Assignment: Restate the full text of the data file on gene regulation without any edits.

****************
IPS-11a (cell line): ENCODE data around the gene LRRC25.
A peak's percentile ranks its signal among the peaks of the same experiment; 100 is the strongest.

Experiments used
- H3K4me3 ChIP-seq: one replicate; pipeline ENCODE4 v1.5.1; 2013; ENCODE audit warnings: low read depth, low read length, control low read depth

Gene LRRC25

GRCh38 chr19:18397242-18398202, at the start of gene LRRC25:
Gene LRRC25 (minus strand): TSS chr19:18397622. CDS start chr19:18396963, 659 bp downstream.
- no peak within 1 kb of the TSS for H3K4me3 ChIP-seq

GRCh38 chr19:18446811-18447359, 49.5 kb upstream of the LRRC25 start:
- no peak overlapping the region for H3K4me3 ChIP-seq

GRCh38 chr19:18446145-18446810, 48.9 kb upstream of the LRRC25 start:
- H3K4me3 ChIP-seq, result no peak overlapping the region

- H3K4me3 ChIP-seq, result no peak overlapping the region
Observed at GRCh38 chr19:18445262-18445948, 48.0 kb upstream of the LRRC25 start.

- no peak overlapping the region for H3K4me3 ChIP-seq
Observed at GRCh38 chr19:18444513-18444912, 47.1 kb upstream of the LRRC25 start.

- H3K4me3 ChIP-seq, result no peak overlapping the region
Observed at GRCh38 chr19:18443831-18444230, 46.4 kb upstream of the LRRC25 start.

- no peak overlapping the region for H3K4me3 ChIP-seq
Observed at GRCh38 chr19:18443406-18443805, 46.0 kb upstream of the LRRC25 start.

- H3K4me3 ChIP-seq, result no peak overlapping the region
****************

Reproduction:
IPS-11a (cell line): ENCODE data around the gene LRRC25.
A peak's percentile ranks its signal among the peaks of the same experiment; 100 is the strongest.

Experiments used
- H3K4me3 ChIP-seq: one replicate; pipeline ENCODE4 v1.5.1; 2013; ENCODE audit warnings: low read depth, low read length, control low read depth

Gene LRRC25

GRCh38 chr19:18397242-18398202, at the start of gene LRRC25:
Gene LRRC25 (minus strand): TSS chr19:18397622. CDS start chr19:18396963, 659 bp downstream.
- no peak within 1 kb of the TSS for H3K4me3 ChIP-seq

GRCh38 chr19:18446811-18447359, 49.5 kb upstream of the LRRC25 start:
- no peak overlapping the region for H3K4me3 ChIP-seq

GRCh38 chr19:18446145-18446810, 48.9 kb upstream of the LRRC25 start:
- H3K4me3 ChIP-seq, result no peak overlapping the region

- H3K4me3 ChIP-seq, result no peak overlapping the region
Observed at GRCh38 chr19:18445262-18445948, 48.0 kb upstream of the LRRC25 start.

- no peak overlapping the region for H3K4me3 ChIP-seq
Observed at GRCh38 chr19:18444513-18444912, 47.1 kb upstream of the LRRC25 start.

- H3K4me3 ChIP-seq, result no peak overlapping the region
Observed at GRCh38 chr19:18443831-18444230, 46.4 kb upstream of the LRRC25 start.

- no peak overlapping the region for H3K4me3 ChIP-seq
Observed at GRCh38 chr19:18443406-18443805, 46.0 kb upstream of the LRRC25 start.

- H3K4me3 ChIP-seq, result no peak overlapping the region